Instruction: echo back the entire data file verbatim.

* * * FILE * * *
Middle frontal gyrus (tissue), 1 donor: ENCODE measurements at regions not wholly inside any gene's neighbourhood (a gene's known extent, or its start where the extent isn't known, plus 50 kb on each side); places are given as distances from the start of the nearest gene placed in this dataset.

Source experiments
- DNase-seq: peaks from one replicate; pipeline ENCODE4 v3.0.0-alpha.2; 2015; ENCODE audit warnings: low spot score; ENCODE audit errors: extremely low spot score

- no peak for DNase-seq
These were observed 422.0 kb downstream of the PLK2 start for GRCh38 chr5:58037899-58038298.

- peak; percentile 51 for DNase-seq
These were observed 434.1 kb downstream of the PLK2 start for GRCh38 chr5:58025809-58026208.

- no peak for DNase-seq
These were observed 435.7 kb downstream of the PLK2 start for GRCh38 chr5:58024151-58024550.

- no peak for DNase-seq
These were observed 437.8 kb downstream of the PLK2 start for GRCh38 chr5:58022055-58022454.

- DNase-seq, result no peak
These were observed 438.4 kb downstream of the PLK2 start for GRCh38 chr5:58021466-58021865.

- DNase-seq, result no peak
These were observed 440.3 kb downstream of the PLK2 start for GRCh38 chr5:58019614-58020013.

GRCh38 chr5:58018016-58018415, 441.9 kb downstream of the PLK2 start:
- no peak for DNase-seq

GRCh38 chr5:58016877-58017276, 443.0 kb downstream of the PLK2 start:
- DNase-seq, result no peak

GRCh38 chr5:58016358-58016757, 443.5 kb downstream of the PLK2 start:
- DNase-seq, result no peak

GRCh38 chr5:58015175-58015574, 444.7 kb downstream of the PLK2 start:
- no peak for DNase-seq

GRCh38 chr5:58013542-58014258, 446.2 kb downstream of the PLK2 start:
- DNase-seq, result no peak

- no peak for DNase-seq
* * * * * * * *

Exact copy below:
Middle frontal gyrus (tissue), 1 donor: ENCODE measurements at regions not wholly inside any gene's neighbourhood (a gene's known extent, or its start where the extent isn't known, plus 50 kb on each side); places are given as distances from the start of the nearest gene placed in this dataset.

Source experiments
- DNase-seq: peaks from one replicate; pipeline ENCODE4 v3.0.0-alpha.2; 2015; ENCODE audit warnings: low spot score; ENCODE audit errors: extremely low spot score

- no peak for DNase-seq
These were observed 422.0 kb downstream of the PLK2 start for GRCh38 chr5:58037899-58038298.

- peak; percentile 51 for DNase-seq
These were observed 434.1 kb downstream of the PLK2 start for GRCh38 chr5:58025809-58026208.

- no peak for DNase-seq
These were observed 435.7 kb downstream of the PLK2 start for GRCh38 chr5:58024151-58024550.

- no peak for DNase-seq
These were observed 437.8 kb downstream of the PLK2 start for GRCh38 chr5:58022055-58022454.

- DNase-seq, result no peak
These were observed 438.4 kb downstream of the PLK2 start for GRCh38 chr5:58021466-58021865.

- DNase-seq, result no peak
These were observed 440.3 kb downstream of the PLK2 start for GRCh38 chr5:58019614-58020013.

GRCh38 chr5:58018016-58018415, 441.9 kb downstream of the PLK2 start:
- no peak for DNase-seq

GRCh38 chr5:58016877-58017276, 443.0 kb downstream of the PLK2 start:
- DNase-seq, result no peak

GRCh38 chr5:58016358-58016757, 443.5 kb downstream of the PLK2 start:
- DNase-seq, result no peak

GRCh38 chr5:58015175-58015574, 444.7 kb downstream of the PLK2 start:
- no peak for DNase-seq

GRCh38 chr5:58013542-58014258, 446.2 kb downstream of the PLK2 start:
- DNase-seq, result no peak

- no peak for DNase-seq